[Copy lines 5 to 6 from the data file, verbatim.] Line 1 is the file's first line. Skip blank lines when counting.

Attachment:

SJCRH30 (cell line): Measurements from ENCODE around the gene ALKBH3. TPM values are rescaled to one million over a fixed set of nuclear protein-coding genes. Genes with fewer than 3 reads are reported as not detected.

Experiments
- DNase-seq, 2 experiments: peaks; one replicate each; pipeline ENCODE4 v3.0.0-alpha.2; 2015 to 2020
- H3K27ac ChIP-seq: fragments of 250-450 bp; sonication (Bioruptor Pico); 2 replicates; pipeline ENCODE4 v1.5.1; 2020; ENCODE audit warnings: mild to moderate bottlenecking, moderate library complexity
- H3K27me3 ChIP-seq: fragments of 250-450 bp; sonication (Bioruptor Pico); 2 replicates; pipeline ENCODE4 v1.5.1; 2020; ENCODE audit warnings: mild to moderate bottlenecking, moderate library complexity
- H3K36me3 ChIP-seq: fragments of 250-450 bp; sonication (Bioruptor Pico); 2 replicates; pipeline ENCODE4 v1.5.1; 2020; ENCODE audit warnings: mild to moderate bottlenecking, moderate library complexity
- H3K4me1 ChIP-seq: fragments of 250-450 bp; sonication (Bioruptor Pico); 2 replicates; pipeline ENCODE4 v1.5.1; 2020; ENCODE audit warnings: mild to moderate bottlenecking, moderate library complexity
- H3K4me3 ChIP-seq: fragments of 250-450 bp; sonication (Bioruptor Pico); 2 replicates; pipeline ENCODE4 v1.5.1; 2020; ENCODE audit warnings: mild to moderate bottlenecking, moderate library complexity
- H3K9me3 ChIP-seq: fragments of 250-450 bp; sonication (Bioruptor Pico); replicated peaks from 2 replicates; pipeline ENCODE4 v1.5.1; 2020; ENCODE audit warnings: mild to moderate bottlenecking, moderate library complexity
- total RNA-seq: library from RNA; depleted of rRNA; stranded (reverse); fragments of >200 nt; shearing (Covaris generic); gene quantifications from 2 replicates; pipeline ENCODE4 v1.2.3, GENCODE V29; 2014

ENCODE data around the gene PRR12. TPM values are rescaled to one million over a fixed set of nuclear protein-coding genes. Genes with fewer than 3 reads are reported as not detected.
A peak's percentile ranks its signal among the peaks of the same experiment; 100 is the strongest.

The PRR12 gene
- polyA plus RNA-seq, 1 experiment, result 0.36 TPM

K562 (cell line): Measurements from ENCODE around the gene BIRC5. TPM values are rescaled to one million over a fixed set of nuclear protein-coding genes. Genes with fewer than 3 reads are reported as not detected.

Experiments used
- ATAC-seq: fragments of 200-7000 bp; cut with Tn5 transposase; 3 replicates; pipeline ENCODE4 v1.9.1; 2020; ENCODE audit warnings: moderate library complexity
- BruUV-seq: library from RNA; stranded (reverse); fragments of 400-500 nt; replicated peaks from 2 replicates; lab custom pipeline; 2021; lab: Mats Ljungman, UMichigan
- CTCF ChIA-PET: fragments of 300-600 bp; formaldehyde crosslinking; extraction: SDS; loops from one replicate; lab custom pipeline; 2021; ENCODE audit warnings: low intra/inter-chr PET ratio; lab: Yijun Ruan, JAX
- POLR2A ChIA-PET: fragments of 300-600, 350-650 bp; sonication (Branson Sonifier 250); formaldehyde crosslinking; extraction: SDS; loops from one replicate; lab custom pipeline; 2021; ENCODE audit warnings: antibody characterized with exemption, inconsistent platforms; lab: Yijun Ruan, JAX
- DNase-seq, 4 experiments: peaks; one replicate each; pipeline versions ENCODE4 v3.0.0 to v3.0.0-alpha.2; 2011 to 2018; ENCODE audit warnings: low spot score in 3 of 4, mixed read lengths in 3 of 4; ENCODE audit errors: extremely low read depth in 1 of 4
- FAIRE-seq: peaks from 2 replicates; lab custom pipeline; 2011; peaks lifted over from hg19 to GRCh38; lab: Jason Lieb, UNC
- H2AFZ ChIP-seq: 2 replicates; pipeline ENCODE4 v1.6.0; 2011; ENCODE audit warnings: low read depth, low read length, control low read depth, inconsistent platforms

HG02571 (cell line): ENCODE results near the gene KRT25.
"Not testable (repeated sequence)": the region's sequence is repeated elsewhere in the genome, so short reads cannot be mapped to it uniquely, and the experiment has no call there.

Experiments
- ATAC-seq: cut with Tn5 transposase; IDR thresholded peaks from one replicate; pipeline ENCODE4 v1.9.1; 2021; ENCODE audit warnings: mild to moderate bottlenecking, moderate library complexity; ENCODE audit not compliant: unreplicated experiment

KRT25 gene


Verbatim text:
- H3K27me3 ChIP-seq: fragments of 250-450 bp; sonication (Bioruptor Pico); 2 replicates; pipeline ENCODE4 v1.5.1; 2020; ENCODE audit warnings: mild to moderate bottlenecking, moderate library complexity
- H3K36me3 ChIP-seq: fragments of 250-450 bp; sonication (Bioruptor Pico); 2 replicates; pipeline ENCODE4 v1.5.1; 2020; ENCODE audit warnings: mild to moderate bottlenecking, moderate library complexity